I think the important thing with the shitty times is that we have to hold our both/ands very close. We have to feel the impact of death, we have to feel sad and understand the value of life and our morals. But we also have to keep moving, because in agriculture, you encounter death, and there’s no way not to. It doesn’t mean we’re doing a bad job, even. It’s part of working with animals, and the life we have chosen (are choosing every day), and not only that, it’s important to talk about.

I think maybe one of my biggest issues with vegetarianism/ veganism at this point is the implication that eating meat causes animal death, and that choosing not to eat meat prevents animal death. It seems indicative of someone living very out of touch from death and what that means on a visceral level, and how that would even play out. It comes from a lack of understanding of what animal agriculture is and can be.

I’m not going to deny that some forms of animal agriculture are less humane than others, but I think that we need to get the fuck over ourselves when it comes to animals and death and dying. EVERYTHING DIES. And in the wild, animals die all the time, especially during birth (for mammals). What we do, on our farm, is help facilitate as many healthy and successful births as possible, something that doesn’t happen when mammals give birth in the wild. One of our CSA customers just told us about watching a deer in their backyard give birth on the edge of this small precipice and the fawn fell over a 9 foot wall. And lived!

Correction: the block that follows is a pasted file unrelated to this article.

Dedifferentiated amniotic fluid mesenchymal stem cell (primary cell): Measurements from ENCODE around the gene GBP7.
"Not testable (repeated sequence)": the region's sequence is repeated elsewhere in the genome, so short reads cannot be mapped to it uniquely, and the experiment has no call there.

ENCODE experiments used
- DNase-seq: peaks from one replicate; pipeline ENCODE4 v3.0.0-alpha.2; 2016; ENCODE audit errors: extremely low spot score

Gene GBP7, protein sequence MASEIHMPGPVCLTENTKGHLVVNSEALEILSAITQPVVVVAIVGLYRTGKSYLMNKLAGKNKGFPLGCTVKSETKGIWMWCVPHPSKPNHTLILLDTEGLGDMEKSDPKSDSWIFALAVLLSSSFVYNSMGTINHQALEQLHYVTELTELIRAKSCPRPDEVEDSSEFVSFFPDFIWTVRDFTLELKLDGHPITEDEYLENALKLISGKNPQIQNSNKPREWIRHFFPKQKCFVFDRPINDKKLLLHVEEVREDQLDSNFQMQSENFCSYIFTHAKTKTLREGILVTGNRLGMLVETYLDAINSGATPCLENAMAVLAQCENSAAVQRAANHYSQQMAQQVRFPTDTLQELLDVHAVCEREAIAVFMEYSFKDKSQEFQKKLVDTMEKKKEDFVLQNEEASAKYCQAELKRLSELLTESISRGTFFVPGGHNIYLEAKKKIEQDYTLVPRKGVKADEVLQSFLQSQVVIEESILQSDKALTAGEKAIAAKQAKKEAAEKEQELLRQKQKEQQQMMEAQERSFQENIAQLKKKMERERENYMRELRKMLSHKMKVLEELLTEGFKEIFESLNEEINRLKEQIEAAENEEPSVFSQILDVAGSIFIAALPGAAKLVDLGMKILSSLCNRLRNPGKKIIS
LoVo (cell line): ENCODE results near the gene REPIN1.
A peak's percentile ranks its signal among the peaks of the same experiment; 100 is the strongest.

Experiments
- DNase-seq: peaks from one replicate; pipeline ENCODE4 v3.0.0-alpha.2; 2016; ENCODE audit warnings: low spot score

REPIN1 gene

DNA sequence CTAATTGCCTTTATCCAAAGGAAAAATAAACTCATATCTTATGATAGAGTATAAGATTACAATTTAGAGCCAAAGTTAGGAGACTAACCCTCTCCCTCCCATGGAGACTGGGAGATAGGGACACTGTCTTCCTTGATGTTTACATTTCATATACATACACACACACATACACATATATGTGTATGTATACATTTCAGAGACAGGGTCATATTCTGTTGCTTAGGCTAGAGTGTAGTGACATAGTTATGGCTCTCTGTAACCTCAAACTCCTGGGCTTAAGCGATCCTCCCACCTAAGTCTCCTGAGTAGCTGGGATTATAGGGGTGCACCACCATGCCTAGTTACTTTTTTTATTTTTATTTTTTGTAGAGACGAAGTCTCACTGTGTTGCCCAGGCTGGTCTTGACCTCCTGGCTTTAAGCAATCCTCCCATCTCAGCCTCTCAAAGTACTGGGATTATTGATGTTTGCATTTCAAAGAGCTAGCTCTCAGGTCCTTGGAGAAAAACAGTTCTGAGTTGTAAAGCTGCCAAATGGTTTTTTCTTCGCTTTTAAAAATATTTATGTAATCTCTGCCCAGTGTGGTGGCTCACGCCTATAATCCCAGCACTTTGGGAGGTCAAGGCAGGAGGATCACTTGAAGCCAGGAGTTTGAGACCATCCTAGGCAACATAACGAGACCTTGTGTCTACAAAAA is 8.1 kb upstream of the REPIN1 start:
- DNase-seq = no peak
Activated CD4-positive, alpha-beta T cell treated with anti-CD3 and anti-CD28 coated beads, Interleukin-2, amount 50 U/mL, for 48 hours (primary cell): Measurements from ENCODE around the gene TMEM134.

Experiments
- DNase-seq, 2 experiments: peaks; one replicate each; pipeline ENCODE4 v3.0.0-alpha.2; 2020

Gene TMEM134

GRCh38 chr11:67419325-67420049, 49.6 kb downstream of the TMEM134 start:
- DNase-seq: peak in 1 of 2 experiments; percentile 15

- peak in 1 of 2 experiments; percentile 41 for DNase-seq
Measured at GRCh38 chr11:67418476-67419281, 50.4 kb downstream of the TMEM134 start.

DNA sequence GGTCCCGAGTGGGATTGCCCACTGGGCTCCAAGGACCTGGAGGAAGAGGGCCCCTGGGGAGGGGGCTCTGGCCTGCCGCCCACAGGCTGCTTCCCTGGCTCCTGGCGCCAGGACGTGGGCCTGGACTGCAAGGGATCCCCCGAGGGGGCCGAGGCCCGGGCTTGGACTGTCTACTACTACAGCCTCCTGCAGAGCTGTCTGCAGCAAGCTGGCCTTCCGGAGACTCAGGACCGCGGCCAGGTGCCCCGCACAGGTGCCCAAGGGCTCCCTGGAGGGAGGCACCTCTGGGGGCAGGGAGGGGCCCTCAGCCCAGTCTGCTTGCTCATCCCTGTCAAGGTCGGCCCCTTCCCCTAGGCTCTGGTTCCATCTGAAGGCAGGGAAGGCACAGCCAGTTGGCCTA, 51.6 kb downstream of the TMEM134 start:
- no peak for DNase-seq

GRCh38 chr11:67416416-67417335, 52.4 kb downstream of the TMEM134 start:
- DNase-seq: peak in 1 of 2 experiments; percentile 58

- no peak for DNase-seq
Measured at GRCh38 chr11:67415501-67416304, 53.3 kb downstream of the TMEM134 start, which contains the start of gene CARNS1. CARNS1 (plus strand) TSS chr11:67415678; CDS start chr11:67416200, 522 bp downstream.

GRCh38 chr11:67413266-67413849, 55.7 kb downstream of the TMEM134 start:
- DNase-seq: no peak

I’m rambling a little bit because we stayed up late last night out in the barn, and have been doing a lot of work so far today. I just think it’s important to talk about death, and not just in hushed tones at funerals. You deal with a lot of death when you work with a lot of living animals, and that is the way it is. It’s sad but shouldn’t always be horrifying, because it is so incredibly normal and a part of life. The end.

Reasons why I’m glad I didn’t go to MOSES this weekend (Also filed under why I don’t always feel like a farmer, ALSO filed under everyone should be a farmer)

MOSES is the largest organic farming conference in the country. This weekend there were many many farmers, young and old, etc etc attending workshops about organic production, from vegetables to grains to livestock, in La Crosse, Wisconsin. I didn’t want to go to MOSES this weekend—I’m very relieved I didn’t go, actually, for a number of reasons. Some of which are practical:

First, we’re lambing, so leaving the farm even for a few errands is sometimes a stretch. Our lives are in the barn right now.

Second, I personally don’t do very well at conferences. Introvert, emotional, interacting with hundreds of people. Not a great combination.

But the third reason is something that kind of bugs me about myself—an assumption I have about who goes to things like MOSES. Because while a lot of people attending MOSES are actually farmers, there are a lot of non-farmers, aspiring, or beginning farmers too. People growing on a single empty lot in a city, or on a sixteenth of an acre of their grandparents land, or grow microgreens hydroponically in a trailer. And because they aren’t doing what I’m doing—not to the scale of the farm I’m a part of—the snarky, judgmental part of my brain wants to say they aren’t farming. Because we maybe don’t have a lot to share with each other, production-wise, I want to write them off, I don’t want to talk to them. I don’t have an idea of what someone growing smaller than me can offer me. And I want to write them off because I don’t think their experiences count under the category of farming. And it’s stupid, because I know there are farmers that would do that exact same thing to someone like me—who call vegetable farms gardens, and would scoff at our flock of 30 ewes (36, but who’s counting (just kidding, I’m definitely counting, we’re lambing, don’t you remember)).